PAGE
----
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IPFS News Link • Health and Physical Fitness

Ultra-processed food linked to 32 harmful effects to health, review finds

• by Andrew Gregory

Ultra-processed food (UPF) is directly linked to 32 harmful effects to health, including a higher risk of heart disease, cancer, type 2 diabetes, adverse mental health and early death, according to the world's largest review of its kind.

The findings from the first comprehensive umbrella review of evidence come amid rapidly rising global consumption of UPF such as cereals, protein bars, fizzy drinks, ready meals and fast food.

In the UK and US, more than half the average diet now consists of ultra-processed food. For some, especially people who are younger, poorer or from disadvantaged areas, a diet comprising as much as 80% UPF is typical.

The findings published in the BMJ suggest diets high in UPF may be harmful to many elements of health. The results of the review involving almost 10 million people underscored a need for measures to target and reduce exposure to UPF, the researchers said.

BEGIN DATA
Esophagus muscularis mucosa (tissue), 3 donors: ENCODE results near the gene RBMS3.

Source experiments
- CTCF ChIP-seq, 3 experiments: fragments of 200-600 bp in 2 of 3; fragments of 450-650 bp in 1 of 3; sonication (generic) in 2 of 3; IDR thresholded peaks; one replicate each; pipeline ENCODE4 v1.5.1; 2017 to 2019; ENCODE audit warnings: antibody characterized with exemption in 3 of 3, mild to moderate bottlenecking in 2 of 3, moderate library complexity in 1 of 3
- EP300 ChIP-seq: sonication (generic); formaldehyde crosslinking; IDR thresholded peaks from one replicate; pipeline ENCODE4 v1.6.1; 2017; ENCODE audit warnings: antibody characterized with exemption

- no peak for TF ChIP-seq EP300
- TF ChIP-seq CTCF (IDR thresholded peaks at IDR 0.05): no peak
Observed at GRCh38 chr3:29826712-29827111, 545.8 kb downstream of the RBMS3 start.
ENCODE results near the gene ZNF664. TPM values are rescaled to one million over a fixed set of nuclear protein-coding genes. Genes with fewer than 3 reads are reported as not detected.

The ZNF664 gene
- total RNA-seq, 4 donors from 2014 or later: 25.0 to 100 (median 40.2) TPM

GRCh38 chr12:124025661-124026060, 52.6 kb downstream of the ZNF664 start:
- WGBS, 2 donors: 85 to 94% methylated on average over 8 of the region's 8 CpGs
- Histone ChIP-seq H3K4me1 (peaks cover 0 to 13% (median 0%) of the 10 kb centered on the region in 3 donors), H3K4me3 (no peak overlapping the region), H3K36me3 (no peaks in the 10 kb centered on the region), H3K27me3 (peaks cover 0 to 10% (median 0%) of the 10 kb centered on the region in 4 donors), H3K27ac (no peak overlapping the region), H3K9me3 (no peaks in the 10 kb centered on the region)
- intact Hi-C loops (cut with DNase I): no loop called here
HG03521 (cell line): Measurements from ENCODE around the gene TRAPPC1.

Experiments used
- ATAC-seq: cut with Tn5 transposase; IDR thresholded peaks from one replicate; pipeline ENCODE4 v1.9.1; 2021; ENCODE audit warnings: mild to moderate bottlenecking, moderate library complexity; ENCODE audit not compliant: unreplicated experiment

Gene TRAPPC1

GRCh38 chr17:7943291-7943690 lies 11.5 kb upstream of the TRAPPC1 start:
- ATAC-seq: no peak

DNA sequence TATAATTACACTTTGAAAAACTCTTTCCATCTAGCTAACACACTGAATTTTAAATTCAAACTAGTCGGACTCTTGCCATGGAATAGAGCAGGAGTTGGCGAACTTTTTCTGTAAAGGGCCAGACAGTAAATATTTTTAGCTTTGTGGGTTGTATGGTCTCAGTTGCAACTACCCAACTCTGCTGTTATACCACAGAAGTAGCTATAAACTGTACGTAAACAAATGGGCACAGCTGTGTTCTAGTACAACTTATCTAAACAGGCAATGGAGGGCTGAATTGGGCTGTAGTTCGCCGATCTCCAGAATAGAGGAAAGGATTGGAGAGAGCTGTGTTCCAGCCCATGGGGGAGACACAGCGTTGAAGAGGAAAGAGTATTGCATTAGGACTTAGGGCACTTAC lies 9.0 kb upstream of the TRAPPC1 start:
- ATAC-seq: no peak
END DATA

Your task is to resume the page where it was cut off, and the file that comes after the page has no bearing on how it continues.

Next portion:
The review involved experts from a number of leading institutions, including Johns Hopkins Bloomberg School of Public Health in the US, the University of Sydney and Sorbonne University in France.

Writing in the BMJ, they concluded: "Overall, direct associations were found between exposure to ultra-processed foods and 32 health parameters spanning mortality, cancer, and mental, respiratory, cardiovascular, gastrointestinal, and metabolic health outcomes."

They added: "Greater exposure to ultra-processed food was associated with a higher risk of adverse health outcomes, especially cardiometabolic, common mental disorders and mortality outcomes.

"These findings provide a rationale to develop and evaluate the effectiveness of using population-based and public-health measures to target and reduce dietary exposure to ultra-processed foods for improved human health."


www.universityofreason.com/a/29887/KWADzukm